To sign up for her e-newsletter, go to Annette’s website

‘Til next week…………

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Posted by Marsha on April 26, 2006 | Permalink | Comments (0) | TrackBack


April 25, 2006

Turn Off Your TV!

TvturnoffDid anyone know this is ‘Turn Off Your TV Week’? Neither did I. But that’s probably because I was watching TV and missed it. Well, anyway this is the week that an organization called TV Watch, is advising Americans to hit the OFF button and spend more time enjoying our real life families rather than watching another rerun of a pretend family like, Everybody Loves Raymond (but I love that show!).

I'm not sure how effective this segue is, but thought it might be a good time to revisit the idea of tuning out a lot of the noise in our lives (like the TV) and ‘tuning Mindfulness in’ by practicing some mindfulness techniques that are sure to help us get a little more joy out of everything we do.
Like...

- Taking time out of our usual busy routines to reflect on what matters to us
- Developing and practicingself-nurturing behaviors that support you in whatever challenges come your way.
- And most importantly...having fun!

This June Green Mountain at Fox Run will be holding their annual 3 Day Minduflness Retreat.  There you can discover and practice techniques of visualization, mindful meditation, and yoga to help renew and bring peace and self-care to your daily life. Explore art, movement, and journaling as ways to celebrate and develop compassion towards your self. Use yoga, walking meditation and journaling as an opportunities to truly BE with you and find peace in stillness.

If it sounds appealing, you can check it out here: Mindfulness Retreat

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Posted by Cindy on April 25, 2006 | Permalink | Comments (0) | TrackBack


April 24, 2006

Sweet Nothings – The Artificial Sweetener Controversy

I’ve always felt a bit guilty about consuming so much aspartame (my fake sugar of choice). I put it in my coffee, my iced tea and of course its in the diet soda I can't live without. (I also sprinkle a packet on my morning cereal). I’ve always felt in my heart or hearts, ‘this can’t be good’.  Any chemical going in your body causes concern, especially, when you know that although it’s been sanctioned as ‘safe’ by some research, at one time or other, a year from now you’ll read that (oops!) over-consumption of fake sugar leads to male pattern baldness…or worse.

But, today I breathed a slight sigh of relief when I read the following arcticle, reporting that the 5 approved ‘fake sugars’ currently approved for consumption in the United States are again being declared safe. Don’t get me wrong, I am in no way promoting them, I still suspect they can’t be good.

The recent conclusions about the safety of sugar substitutes was reached by a panel of scientists affiliated with the American Council on Science and Health (ACSH), and basically what they concluded is there’s no reason to worry about the following sweeteners:

• Acesulfame-K
• Aspartame
• Neotame
• Saccharin
• Sucralose

I want to conclude by saying, for me the use of artificial sweeteners isn’t about calories (although, in my youth it was), it’s about taste. I prefer it. I think because I’ve grown tragically accustomed to the over-the-top sweetness. So, for now,  I’ll just try and consume my laboratory produced chemicals in moderation and cross my fingers I don't go bald...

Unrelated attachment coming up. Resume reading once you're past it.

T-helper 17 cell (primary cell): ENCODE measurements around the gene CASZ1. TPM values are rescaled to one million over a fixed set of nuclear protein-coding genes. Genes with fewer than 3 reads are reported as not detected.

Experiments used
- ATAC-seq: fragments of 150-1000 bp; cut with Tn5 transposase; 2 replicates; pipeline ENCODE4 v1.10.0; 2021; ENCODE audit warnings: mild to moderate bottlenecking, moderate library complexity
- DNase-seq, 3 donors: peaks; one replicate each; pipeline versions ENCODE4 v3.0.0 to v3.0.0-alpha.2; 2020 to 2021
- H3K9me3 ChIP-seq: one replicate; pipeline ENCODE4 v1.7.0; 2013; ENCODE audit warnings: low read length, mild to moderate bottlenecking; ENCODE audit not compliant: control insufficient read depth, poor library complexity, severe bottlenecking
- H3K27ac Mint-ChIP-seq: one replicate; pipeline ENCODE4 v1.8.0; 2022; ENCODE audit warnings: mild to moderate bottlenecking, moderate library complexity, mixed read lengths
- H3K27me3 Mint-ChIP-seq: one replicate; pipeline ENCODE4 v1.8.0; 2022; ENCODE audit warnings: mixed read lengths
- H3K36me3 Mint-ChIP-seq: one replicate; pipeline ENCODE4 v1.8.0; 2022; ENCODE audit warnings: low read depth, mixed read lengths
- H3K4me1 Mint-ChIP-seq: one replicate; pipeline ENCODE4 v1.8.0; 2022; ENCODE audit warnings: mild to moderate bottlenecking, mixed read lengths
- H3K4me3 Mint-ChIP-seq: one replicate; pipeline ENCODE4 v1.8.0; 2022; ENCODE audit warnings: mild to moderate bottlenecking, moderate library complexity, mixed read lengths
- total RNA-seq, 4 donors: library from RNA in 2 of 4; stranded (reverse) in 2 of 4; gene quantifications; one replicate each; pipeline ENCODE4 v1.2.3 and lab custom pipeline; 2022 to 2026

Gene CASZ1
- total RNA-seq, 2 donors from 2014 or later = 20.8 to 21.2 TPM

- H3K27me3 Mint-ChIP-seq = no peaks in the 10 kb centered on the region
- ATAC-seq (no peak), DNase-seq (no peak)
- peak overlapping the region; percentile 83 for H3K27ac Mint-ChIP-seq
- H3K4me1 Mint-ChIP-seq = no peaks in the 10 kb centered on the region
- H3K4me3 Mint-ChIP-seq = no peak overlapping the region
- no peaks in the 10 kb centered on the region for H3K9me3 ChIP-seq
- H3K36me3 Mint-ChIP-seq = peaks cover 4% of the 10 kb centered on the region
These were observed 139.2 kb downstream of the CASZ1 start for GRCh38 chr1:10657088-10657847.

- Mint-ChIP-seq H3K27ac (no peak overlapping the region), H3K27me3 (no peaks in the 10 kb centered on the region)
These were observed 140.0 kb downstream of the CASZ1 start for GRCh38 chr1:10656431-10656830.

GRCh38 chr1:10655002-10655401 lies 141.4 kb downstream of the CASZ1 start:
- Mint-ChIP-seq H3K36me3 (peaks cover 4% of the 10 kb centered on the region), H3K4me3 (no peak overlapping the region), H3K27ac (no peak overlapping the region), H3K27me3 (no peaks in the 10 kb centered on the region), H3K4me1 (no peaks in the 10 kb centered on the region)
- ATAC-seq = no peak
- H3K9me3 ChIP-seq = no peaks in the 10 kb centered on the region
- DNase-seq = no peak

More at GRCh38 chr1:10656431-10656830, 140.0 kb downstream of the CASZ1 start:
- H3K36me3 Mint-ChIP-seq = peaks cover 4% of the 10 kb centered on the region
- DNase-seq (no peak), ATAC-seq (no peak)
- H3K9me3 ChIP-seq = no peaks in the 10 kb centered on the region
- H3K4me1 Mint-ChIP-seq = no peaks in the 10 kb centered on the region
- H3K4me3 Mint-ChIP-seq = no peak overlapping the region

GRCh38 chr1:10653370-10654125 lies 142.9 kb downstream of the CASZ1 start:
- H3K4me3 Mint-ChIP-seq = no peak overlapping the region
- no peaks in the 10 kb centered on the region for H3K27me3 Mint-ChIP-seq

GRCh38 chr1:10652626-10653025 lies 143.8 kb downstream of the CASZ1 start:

PS: Its important to mention that the ACSH, as an organization, is not without its detractors.

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Posted by Cindy on April 24, 2006 | Permalink | Comments (0) | TrackBack


April 21, 2006

Healthy Information - Can You Get It From The Media?

Remember when you could pick up the paper, get information and not have to question its validity? I think we all sense that the quality of most reporting has changed. In their effort to get viewers, readers and market share, the media seems more concerned with getting our attention, than getting at the truth.  Especially, when it has to do with reporting on news about nutrition, obesity, weight loss and health in general.  Scientific research studies don't make for snappy reading, so what we get instead are the all to frequent bi-lines and sound bites that are often misleading, at best.  But who has the time to read all the research findings and their implications provided in a scientific study?

I enjoyed this article on nutrition by Ed Blonz of The Contra Costa Times, where he talks about the recent findings in a low fat study and how this particular study reveals why so much media reporting is flawed.  I've also listed some links below which also provide additional information regarding scientific studies and reporting to the public. Check it out.

Links to research information resources:

Patient Inform
Harvard School of Public Health
Clinical Trials

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Posted by Cindy on April 21, 2006 | Permalink | Comments (0) | TrackBack


April 20, 2006

Gazpacho

Dubbed a "delicious heart-healthy latino recipe" from the National Heart, Lung, and Blood Institute (NHLBI), this zesty gazpacho version uses less salt without sacrificing flavor. The NHLBI offers a free downloadable bilingual cookbook containing 23 tested recipes that cut down on fat, cholesterol, and sodium.

3 medium tomatoes, peeled and chopped
1/2 cup cucumber, seeded and chopped
1/2 cup green pepper, chopped
2 green onions, sliced
2 cups low-sodium vegetable juice cocktail
1 tablespoon lemon juice
1/2 teaspoon basil, dried
1/4 teaspoon hot pepper sauce
1 clove garlic, minced

1.  In a large mixing bowl, combine all ingredients.

2.  Cover and chill in the refrigerator for several hours.

If you enjoyed this recipe, come and enjoy our complete collection of healthy eating recipes. Tags: healthy recipes, healthy eating, recipes, recipes for living.

Posted by Laura on April 20, 2006 | Permalink | Comments (0) | TrackBack


April 19, 2006

Healthy Drinking...More of the Same Old Healthy Eating Advice?